Bread Comes to Life: A Garden of Wheat and a Loaf to Eat by George Levenson, photography by Shmuel Thaler
Reviewed by Lisa Stanger
Do you think it’s time,
For Non-fiction books to rhyme?
Told in rhyme, this nonfiction book aimed at children aged 4-7 tells the story of bread, from sowing wheat to slicing a finished loaf. Author George Levenson brings his film making experience to this project and the result is cinematic page spreads with a concise description of the process of producing bread. A DVD and teaching kit is also available and clearly the major market for this title is an educational one. The uncluttered and striking visuals make this book an invaluable addition to a unit about baking, bread or agriculture. There is a website with teaching activities here.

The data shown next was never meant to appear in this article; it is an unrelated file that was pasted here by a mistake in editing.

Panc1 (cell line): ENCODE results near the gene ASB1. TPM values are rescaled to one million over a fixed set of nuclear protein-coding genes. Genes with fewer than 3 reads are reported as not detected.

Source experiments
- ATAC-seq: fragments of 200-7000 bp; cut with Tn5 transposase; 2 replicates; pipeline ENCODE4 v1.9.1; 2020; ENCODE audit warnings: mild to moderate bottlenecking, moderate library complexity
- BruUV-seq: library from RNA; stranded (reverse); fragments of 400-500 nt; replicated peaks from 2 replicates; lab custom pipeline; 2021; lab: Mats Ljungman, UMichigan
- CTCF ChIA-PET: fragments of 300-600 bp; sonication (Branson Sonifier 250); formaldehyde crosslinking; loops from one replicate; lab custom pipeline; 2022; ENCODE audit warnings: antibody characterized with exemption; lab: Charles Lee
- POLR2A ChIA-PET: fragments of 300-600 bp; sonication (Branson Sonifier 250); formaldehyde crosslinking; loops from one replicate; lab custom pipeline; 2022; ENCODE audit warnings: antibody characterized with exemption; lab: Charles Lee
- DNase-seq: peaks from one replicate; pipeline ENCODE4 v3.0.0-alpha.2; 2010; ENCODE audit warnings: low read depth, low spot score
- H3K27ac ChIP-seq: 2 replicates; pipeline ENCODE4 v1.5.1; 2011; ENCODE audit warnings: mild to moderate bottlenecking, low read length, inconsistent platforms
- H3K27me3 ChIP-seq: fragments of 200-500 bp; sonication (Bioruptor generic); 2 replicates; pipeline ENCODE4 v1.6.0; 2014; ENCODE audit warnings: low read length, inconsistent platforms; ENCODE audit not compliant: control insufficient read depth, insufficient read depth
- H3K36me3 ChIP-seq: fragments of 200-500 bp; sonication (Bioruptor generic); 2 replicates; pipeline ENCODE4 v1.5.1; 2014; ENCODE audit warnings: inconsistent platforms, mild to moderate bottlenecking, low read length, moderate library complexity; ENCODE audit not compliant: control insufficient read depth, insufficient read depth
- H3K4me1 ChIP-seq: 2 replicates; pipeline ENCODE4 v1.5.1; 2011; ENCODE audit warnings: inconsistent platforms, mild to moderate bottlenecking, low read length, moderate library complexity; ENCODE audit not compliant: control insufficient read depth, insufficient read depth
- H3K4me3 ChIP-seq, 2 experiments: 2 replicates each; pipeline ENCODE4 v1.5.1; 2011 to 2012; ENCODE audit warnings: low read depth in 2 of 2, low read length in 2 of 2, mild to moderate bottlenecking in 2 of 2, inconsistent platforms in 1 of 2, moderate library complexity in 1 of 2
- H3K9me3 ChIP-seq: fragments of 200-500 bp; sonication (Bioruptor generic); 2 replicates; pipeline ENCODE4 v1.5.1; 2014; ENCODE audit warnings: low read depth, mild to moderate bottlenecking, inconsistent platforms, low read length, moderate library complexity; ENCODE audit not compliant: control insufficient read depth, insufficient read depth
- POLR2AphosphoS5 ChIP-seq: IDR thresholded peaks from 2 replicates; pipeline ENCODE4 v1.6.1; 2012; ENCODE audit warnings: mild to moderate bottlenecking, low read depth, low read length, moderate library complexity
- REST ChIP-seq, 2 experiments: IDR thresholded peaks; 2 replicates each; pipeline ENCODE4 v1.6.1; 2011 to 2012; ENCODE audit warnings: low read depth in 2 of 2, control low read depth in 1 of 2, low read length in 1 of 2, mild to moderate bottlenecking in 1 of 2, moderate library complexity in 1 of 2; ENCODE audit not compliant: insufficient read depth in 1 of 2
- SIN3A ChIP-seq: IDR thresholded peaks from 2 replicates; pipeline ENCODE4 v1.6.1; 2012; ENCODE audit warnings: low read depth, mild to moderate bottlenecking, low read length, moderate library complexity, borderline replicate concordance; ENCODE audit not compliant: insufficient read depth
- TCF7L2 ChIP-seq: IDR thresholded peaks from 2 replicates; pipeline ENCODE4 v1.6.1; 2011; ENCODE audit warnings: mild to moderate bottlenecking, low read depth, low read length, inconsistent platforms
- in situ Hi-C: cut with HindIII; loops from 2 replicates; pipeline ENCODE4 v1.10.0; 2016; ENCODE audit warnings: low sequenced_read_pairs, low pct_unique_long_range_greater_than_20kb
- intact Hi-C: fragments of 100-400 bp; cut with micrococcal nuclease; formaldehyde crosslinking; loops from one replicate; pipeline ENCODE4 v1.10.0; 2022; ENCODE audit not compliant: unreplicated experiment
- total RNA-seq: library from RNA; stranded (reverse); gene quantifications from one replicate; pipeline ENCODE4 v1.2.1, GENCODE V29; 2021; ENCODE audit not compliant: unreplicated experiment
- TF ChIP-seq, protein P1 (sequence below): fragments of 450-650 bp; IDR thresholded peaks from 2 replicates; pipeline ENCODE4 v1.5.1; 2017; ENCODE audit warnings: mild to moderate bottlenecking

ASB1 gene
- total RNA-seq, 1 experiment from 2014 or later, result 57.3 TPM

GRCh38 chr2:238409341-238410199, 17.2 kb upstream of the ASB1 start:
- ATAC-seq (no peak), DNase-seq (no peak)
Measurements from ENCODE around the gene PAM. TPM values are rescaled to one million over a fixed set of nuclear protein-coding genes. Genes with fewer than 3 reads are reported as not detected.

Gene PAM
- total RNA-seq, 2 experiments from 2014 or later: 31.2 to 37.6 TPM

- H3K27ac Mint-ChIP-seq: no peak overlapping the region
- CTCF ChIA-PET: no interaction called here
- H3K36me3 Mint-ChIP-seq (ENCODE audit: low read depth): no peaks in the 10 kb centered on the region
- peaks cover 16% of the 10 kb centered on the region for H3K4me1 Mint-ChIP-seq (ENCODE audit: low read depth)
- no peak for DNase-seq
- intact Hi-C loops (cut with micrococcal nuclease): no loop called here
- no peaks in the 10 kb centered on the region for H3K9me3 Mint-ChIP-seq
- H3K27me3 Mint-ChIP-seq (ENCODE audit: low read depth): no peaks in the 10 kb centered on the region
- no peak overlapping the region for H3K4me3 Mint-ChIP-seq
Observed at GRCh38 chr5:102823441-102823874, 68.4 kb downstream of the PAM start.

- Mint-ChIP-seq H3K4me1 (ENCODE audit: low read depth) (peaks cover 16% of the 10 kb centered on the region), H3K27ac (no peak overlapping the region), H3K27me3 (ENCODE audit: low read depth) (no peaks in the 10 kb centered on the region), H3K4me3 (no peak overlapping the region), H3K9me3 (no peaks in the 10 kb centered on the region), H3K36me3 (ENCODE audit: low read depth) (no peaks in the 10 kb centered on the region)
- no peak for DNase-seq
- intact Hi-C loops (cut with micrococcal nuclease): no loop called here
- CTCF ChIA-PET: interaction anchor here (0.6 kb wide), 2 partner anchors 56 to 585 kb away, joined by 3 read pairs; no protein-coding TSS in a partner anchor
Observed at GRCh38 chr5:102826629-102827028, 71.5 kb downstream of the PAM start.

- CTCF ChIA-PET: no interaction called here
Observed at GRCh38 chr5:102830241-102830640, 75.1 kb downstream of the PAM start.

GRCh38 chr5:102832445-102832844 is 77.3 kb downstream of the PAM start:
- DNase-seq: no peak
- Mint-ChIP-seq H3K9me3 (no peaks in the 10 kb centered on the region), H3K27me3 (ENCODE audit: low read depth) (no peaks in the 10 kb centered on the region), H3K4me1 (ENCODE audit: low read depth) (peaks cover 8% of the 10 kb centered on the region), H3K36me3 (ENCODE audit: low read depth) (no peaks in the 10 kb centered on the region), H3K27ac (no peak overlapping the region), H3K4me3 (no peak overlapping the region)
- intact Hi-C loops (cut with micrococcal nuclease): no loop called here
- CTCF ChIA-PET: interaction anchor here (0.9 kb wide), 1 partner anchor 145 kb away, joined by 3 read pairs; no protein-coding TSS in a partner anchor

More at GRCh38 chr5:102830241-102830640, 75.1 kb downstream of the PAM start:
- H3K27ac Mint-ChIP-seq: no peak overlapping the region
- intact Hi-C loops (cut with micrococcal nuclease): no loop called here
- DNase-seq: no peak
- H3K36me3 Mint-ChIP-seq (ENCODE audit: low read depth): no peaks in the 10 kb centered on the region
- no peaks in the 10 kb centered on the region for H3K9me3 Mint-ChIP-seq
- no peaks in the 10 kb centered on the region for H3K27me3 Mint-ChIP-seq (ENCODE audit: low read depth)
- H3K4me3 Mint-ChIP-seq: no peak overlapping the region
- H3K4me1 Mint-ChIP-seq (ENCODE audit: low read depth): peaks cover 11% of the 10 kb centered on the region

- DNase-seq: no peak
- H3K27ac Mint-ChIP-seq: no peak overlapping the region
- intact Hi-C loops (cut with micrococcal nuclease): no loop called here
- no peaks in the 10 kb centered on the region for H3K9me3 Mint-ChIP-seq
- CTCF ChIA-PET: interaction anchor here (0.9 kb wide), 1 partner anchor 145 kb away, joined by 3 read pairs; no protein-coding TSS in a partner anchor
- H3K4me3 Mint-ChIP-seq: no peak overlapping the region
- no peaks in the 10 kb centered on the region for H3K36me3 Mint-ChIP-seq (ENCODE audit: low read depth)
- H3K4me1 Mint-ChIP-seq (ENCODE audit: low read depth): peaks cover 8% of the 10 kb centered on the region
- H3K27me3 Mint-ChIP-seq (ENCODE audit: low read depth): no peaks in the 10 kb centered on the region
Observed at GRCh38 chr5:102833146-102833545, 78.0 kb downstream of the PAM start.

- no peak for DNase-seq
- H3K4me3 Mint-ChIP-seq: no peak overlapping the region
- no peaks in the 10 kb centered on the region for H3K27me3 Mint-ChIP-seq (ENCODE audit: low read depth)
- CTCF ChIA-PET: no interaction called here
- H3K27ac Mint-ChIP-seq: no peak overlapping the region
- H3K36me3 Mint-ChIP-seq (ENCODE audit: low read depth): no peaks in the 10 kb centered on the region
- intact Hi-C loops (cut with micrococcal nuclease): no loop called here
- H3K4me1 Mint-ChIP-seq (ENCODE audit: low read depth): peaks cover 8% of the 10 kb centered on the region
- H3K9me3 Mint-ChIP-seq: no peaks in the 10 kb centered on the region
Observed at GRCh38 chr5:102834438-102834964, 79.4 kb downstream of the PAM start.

The rhyme in this book may make it easier for a teacher to read aloud (always a bonus for a nonfiction title), but I think the sometimes awkward nature of it detracts from the strong visual elements and the usefulness of the information :
“Stack up piles of sun-dried stalks,
Rub them in a threshing box.
It’s the simple, old-time miller’s craft
Of separating wheat from chaff.”
This book would be useful with a wide range of children as a general overview of bread production, though older children may not warm to the text where the text will not be perceived as “talking down” to them. A good resource for classes that could have been a great book with a different take on the text.
(The book was originally released in 2004 and is now being reissued in paperback.)
- Reading level: Ages 4-8
- Paperback: 32 pages
- Publisher: Tricycle Press; Reprint edition (October 2008)
- Language: English
- ISBN-10: 1582462739
- ISBN-13: 978-1582462738
- Source: Review copy from publisher